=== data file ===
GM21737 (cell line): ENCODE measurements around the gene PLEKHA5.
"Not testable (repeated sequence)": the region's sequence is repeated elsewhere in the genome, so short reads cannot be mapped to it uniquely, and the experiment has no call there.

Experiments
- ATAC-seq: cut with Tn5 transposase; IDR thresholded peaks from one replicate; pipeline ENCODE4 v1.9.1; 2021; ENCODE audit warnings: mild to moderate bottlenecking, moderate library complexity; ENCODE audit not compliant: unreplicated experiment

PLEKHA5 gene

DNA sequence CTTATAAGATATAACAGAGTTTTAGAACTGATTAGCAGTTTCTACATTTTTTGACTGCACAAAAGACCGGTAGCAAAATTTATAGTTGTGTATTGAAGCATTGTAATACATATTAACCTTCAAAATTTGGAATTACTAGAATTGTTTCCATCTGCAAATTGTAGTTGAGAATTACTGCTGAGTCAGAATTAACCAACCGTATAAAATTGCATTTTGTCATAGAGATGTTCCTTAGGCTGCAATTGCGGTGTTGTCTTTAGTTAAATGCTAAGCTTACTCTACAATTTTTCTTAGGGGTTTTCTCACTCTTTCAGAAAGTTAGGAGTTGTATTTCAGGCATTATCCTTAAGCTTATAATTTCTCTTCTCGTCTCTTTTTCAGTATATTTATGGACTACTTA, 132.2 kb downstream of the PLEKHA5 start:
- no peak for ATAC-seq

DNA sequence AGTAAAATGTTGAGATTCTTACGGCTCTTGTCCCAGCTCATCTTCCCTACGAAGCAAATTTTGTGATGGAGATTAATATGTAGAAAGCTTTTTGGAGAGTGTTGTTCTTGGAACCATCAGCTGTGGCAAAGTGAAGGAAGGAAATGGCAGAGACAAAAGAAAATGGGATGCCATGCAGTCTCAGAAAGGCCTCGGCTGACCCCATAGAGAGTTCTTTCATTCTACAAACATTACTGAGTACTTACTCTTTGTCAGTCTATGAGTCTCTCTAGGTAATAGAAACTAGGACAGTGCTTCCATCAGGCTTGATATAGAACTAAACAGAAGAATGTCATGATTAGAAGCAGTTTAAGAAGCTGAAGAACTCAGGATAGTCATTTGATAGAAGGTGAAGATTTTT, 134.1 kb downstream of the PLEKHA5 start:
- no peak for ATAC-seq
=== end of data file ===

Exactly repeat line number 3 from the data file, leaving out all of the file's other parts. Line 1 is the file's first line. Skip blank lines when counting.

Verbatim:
Experiments